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When love fades away

When love fades away: that feeling that you are just not into your partner anymore. What to do? Shrug it off or bite the bullet?

Facing the expiry date

'I know it’s time to let the relationship go,' says Lucy (31). 'But then I think about how much I have invested in the relationship already – the time, emotions, even money – I feel I cannot just throw it all away. Besides, I’m a little scared of being single. How do I start dating all over again?'

So should Lucy just shrug it off by saying all relationships go through the ‘stuck’ phase and this too shall pass?

But for Lucy, it doesn’t pass. While she used to look forward to going for romantic dinners with her partner before, now, the thought brings flashes of a visit to the dentist. So returning to dating again has become a painful but necessary evil.

Lucy realises that she has been holding to a relationship whose expiry date has long passed.

Tick-Tock

Many women past 30 fear letting go of an already existing relationship and starting all over again because of the so-called 'ticking clock'.

'What if I don’t meet that ‘Mister Right’ after letting go of the relationship?' wonders Lucy. 'Isn’t it better to have a tolerable relationship than ending up alone pursuing that ideal man? I want to get married and if I start dating now, when will I get a ring, walk down the aisle, get children and build a family? I don’t even want to think about it.'

The fire

But such is life. It takes courage to walk away from an okay relationship to put your faith in finding an awesome one. Sometimes we meet someone and think – wow, this is my soulmate. You get along like a house on fire. He completes your sentences. You like the same things. When you think of him, he coincidentally calls you to tell you how much he has been thinking of you. It’s magic…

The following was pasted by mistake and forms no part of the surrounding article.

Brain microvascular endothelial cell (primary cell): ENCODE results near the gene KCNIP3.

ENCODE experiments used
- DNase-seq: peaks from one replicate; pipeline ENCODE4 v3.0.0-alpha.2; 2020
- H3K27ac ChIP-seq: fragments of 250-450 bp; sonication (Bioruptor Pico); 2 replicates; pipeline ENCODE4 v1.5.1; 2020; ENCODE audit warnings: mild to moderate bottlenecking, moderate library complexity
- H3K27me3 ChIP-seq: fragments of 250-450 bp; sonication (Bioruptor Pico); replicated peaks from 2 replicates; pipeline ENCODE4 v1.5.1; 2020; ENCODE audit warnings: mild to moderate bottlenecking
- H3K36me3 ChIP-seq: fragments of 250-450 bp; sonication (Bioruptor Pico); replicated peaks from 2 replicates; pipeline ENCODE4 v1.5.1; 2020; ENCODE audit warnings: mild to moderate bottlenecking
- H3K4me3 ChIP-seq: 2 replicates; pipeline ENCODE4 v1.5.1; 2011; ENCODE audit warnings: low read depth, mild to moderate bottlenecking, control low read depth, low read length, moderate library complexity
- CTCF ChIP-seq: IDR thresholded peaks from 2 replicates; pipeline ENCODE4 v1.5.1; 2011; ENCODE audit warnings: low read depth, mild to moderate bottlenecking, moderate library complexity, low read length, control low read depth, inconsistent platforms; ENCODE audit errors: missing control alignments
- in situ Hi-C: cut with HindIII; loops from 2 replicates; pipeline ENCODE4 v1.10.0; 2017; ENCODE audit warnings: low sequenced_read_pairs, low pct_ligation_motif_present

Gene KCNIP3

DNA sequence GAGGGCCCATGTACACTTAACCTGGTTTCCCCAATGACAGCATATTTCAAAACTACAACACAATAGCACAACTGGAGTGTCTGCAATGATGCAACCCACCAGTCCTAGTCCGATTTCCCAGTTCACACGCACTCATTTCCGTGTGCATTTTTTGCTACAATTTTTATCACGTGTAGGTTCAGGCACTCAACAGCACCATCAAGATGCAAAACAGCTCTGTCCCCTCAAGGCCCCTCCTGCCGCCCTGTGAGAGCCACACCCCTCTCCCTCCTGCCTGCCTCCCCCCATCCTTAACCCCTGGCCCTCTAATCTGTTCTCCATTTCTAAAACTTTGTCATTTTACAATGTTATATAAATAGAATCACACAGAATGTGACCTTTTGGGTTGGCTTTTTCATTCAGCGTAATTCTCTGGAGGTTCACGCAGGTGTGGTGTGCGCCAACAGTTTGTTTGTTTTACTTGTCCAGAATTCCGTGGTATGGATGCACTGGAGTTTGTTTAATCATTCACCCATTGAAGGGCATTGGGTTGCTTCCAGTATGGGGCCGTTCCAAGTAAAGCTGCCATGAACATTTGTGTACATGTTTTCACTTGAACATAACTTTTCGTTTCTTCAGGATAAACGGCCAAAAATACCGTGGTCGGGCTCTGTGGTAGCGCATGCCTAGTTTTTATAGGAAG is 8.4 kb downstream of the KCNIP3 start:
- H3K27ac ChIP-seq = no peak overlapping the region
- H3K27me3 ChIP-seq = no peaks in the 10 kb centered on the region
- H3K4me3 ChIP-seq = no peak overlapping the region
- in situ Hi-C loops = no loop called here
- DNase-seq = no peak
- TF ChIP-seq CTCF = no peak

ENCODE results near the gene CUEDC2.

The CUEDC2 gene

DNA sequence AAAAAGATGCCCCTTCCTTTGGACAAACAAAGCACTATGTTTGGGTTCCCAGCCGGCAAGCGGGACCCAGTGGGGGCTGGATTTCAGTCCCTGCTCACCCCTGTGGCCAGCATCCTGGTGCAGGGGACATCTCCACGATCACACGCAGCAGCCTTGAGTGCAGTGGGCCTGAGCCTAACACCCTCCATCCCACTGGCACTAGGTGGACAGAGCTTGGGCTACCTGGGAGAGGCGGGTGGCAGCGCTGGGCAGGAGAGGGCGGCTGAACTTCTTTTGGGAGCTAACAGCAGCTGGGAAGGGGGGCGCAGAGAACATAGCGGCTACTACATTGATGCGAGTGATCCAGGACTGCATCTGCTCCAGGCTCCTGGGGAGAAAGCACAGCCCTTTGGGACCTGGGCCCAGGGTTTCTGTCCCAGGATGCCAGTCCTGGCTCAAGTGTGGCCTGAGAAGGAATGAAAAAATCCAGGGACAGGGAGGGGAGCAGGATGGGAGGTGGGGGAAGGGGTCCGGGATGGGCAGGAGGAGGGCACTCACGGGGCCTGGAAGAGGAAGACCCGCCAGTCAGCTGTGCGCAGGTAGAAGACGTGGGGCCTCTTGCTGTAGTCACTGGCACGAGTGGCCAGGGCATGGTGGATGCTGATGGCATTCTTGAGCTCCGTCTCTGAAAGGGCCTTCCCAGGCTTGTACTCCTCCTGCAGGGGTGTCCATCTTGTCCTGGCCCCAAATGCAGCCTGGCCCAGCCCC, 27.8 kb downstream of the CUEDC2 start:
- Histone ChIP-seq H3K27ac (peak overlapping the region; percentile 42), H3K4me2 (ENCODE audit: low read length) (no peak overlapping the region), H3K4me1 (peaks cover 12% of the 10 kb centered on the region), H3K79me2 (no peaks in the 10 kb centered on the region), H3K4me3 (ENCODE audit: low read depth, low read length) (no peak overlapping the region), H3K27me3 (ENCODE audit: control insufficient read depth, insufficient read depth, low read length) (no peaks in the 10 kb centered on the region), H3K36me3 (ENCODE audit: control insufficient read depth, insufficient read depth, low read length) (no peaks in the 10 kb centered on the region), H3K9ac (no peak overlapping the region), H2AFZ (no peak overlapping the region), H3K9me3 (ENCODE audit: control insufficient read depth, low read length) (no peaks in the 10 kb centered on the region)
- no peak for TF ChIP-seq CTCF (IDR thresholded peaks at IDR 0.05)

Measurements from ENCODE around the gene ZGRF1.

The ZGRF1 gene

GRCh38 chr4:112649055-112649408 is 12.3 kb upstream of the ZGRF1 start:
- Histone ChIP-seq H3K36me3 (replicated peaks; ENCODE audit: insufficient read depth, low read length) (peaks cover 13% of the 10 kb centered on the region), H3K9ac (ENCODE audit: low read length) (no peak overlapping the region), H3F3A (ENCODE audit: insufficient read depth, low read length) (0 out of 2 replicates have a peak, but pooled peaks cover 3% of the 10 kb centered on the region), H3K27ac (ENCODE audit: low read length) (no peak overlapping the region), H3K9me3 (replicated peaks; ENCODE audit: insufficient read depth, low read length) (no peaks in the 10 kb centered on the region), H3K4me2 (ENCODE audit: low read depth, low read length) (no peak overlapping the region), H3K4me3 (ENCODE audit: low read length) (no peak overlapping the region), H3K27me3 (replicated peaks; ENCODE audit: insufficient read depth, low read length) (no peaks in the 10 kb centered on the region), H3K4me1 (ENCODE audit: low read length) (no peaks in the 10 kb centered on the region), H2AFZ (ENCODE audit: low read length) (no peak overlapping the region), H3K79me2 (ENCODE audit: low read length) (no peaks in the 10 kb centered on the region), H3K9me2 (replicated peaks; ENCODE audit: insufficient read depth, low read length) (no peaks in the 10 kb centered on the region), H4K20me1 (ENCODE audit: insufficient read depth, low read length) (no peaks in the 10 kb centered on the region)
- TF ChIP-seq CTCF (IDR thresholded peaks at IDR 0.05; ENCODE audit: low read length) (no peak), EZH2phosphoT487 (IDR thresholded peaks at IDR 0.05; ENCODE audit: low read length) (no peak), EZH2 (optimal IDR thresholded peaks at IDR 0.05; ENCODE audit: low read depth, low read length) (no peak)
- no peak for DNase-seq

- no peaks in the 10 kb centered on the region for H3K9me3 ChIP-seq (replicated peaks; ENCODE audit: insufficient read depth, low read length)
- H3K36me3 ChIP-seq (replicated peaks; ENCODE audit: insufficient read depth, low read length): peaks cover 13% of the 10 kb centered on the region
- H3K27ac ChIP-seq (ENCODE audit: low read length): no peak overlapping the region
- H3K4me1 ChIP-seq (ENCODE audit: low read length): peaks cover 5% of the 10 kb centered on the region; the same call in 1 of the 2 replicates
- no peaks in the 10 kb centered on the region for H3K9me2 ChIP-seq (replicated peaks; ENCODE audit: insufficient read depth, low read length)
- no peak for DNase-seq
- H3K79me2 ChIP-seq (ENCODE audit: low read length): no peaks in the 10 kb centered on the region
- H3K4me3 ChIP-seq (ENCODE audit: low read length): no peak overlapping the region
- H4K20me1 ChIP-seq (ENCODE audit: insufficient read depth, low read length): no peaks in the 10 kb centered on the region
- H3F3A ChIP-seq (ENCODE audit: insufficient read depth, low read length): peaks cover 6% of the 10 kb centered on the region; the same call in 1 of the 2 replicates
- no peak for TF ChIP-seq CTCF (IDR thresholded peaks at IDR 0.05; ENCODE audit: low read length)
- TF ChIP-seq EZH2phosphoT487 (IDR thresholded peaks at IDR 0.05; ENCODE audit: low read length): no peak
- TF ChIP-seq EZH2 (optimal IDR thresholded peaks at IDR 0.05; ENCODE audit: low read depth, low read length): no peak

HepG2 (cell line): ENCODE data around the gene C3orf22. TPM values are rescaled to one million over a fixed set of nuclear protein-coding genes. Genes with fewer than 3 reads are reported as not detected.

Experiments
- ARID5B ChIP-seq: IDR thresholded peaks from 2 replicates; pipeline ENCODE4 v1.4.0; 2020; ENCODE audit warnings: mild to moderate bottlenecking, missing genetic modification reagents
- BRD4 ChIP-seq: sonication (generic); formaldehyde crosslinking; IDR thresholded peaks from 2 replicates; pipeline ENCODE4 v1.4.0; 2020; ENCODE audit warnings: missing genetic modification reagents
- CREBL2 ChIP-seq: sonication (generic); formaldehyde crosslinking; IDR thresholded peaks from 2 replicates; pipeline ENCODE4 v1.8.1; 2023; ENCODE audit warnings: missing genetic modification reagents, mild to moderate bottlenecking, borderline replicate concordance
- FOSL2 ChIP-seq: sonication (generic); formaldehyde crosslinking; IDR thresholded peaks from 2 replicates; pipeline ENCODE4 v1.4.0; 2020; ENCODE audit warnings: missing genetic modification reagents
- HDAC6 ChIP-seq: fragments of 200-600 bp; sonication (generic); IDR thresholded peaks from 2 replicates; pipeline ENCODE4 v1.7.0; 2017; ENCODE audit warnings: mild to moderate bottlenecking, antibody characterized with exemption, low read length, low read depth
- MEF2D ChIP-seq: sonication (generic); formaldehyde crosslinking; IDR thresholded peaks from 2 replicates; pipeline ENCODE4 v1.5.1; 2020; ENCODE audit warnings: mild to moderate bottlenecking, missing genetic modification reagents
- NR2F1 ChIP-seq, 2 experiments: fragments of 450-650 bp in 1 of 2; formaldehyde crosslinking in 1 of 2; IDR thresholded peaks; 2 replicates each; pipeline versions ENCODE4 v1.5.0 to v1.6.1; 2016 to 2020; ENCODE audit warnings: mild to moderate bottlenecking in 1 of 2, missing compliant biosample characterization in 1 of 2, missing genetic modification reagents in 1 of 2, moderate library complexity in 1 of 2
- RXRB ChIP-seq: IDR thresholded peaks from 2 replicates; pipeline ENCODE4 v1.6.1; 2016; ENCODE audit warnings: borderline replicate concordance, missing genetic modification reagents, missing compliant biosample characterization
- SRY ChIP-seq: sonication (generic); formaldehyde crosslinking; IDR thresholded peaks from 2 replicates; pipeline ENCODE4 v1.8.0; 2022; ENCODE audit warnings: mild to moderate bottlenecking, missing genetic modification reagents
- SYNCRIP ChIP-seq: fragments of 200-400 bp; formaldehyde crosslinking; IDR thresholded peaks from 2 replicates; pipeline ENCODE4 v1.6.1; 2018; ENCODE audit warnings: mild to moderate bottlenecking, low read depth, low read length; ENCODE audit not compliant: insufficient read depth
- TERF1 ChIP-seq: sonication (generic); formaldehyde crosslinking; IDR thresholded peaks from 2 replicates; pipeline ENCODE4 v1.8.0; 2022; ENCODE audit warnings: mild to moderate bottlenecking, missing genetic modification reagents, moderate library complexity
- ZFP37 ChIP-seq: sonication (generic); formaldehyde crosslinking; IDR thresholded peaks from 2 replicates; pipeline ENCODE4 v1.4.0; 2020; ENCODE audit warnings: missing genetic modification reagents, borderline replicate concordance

But then time passes and such things become less exciting…

But after some time, that burning flame starts to fizzle out and one can start blaming themselves. What am I not doing right? However, the reality is that it’s often not your fault (or his). It’s the novelty that’s exciting – whether it’s a new relationship, learning a new language, or feeling that adrenalin rush that comes with getting that job you always wanted.

The ashes

But then time passes and such things become less exciting…

In relationships, you might find that the more time you spend with your partner, the more you realise you do not necessarily like some of their behaviours. Or worse: you come to dislike their character.

Well, as much as it hurts to see all your investments go down the drain, it’s better to cut your losses early.

Whatever you do, realise that some unions were not meant to last forever; appreciate the good times you had, but move on and know the best is yet to come.

Have you had to drop a dead-end relationship? Share your experiences. Leave a comment below or join the discussion on Facebook. If you have any questions, visit our discussion board.

Did you learn something new?

Comments
Unfortunately even if it is a husband if you are no longer into each other it is just a matter of time. If it is a married the process of ending the relationship is more complicated from legal issues but more importantly societal expectations including family. But will you stay in a miserable relationship for the rest of your life trying to make everyone else happy but yourself? You have to know when it is not working and it cannot work and then make that difficult but important decision. Sometimes if you are both committed you can walk back and rebuild what you had but at times you may have walked to far apart to walk back. Think about it. Check out the following article about when to breakup:- https://lovematters.co.ke/love-relationships/breaking-up/knowing-when-to-break-up
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